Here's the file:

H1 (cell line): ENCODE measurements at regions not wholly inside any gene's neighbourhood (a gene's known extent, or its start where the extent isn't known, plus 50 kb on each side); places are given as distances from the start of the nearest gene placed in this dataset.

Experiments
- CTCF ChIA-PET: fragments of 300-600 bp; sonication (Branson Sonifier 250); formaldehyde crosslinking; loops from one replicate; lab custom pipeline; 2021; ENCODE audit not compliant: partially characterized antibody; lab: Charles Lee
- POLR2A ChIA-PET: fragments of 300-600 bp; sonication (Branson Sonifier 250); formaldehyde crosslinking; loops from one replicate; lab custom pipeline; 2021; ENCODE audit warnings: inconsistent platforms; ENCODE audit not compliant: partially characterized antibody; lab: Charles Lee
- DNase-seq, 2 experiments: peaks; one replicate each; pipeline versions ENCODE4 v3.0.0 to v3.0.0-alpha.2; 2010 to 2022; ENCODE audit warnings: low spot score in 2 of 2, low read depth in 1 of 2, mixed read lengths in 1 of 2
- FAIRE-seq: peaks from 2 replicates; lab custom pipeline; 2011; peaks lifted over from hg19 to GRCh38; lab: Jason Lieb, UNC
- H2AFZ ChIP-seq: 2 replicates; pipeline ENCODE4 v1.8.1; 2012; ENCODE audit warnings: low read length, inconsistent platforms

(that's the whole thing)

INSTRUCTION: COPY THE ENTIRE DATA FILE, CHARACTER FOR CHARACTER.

H1 (cell line): ENCODE measurements at regions not wholly inside any gene's neighbourhood (a gene's known extent, or its start where the extent isn't known, plus 50 kb on each side); places are given as distances from the start of the nearest gene placed in this dataset.

Experiments
- CTCF ChIA-PET: fragments of 300-600 bp; sonication (Branson Sonifier 250); formaldehyde crosslinking; loops from one replicate; lab custom pipeline; 2021; ENCODE audit not compliant: partially characterized antibody; lab: Charles Lee
- POLR2A ChIA-PET: fragments of 300-600 bp; sonication (Branson Sonifier 250); formaldehyde crosslinking; loops from one replicate; lab custom pipeline; 2021; ENCODE audit warnings: inconsistent platforms; ENCODE audit not compliant: partially characterized antibody; lab: Charles Lee
- DNase-seq, 2 experiments: peaks; one replicate each; pipeline versions ENCODE4 v3.0.0 to v3.0.0-alpha.2; 2010 to 2022; ENCODE audit warnings: low spot score in 2 of 2, low read depth in 1 of 2, mixed read lengths in 1 of 2
- FAIRE-seq: peaks from 2 replicates; lab custom pipeline; 2011; peaks lifted over from hg19 to GRCh38; lab: Jason Lieb, UNC
- H2AFZ ChIP-seq: 2 replicates; pipeline ENCODE4 v1.8.1; 2012; ENCODE audit warnings: low read length, inconsistent platforms